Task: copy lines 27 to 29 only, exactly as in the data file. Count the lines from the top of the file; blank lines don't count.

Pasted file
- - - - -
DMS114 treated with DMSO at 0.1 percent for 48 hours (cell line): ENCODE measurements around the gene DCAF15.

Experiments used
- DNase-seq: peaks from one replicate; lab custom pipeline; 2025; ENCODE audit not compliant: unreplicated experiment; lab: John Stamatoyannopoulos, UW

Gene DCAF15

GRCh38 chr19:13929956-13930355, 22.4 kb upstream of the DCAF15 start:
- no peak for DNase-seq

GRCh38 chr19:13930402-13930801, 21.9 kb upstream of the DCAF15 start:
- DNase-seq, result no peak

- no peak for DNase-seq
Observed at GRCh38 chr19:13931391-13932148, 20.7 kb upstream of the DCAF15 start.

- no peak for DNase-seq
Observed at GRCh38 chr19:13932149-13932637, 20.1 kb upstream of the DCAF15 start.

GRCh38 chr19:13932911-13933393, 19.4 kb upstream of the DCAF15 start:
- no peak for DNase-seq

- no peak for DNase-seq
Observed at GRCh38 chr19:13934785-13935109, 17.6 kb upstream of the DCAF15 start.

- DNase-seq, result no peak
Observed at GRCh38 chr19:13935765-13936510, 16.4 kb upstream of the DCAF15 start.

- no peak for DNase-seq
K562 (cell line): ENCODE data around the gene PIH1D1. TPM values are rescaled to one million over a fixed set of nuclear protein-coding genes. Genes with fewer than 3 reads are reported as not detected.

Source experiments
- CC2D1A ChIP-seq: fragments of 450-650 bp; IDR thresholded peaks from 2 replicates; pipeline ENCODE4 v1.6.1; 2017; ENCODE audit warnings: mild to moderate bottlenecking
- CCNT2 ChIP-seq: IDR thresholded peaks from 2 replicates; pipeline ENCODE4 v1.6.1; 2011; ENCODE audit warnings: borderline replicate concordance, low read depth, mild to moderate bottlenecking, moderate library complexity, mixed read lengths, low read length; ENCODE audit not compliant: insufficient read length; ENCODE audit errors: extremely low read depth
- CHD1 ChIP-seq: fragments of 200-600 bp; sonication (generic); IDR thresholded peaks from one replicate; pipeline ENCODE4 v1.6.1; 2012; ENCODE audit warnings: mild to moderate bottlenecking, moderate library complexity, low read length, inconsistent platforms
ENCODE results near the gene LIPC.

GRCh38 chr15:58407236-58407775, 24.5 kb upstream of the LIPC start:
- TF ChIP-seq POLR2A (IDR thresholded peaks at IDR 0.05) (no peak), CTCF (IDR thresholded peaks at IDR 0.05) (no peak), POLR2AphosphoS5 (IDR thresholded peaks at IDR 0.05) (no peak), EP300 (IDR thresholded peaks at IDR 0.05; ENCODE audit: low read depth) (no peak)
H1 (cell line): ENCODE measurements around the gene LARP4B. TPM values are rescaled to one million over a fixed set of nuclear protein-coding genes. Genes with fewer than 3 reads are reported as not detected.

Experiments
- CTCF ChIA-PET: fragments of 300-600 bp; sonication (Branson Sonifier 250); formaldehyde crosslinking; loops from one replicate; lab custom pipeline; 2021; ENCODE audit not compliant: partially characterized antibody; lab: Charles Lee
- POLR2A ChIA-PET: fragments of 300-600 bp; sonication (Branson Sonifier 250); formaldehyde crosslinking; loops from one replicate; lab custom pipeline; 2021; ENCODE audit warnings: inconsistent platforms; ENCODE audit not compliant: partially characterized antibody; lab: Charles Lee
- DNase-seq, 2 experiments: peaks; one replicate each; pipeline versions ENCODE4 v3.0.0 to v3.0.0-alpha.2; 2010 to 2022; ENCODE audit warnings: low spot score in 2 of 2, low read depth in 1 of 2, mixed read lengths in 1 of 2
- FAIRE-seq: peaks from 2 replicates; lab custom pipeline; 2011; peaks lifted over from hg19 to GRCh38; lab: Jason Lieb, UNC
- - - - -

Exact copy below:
- TF ChIP-seq POLR2A (IDR thresholded peaks at IDR 0.05) (no peak), CTCF (IDR thresholded peaks at IDR 0.05) (no peak), POLR2AphosphoS5 (IDR thresholded peaks at IDR 0.05) (no peak), EP300 (IDR thresholded peaks at IDR 0.05; ENCODE audit: low read depth) (no peak)
H1 (cell line): ENCODE measurements around the gene LARP4B. TPM values are rescaled to one million over a fixed set of nuclear protein-coding genes. Genes with fewer than 3 reads are reported as not detected.

Experiments